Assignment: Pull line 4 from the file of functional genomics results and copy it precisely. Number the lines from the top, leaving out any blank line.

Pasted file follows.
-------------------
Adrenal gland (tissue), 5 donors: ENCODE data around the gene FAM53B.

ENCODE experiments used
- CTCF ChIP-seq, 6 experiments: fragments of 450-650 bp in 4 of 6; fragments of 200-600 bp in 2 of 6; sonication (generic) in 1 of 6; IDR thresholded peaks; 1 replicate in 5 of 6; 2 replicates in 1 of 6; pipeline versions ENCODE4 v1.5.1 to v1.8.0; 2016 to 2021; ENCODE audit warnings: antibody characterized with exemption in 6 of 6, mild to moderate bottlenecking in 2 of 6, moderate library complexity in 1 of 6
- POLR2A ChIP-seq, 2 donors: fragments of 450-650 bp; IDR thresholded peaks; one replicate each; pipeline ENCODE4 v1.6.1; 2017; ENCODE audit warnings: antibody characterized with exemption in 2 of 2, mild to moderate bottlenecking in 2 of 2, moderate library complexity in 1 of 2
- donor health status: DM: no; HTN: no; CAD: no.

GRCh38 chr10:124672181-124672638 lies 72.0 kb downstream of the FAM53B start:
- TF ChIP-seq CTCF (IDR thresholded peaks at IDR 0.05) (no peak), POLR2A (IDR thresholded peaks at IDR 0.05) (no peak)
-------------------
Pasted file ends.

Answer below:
- POLR2A ChIP-seq, 2 donors: fragments of 450-650 bp; IDR thresholded peaks; one replicate each; pipeline ENCODE4 v1.6.1; 2017; ENCODE audit warnings: antibody characterized with exemption in 2 of 2, mild to moderate bottlenecking in 2 of 2, moderate library complexity in 1 of 2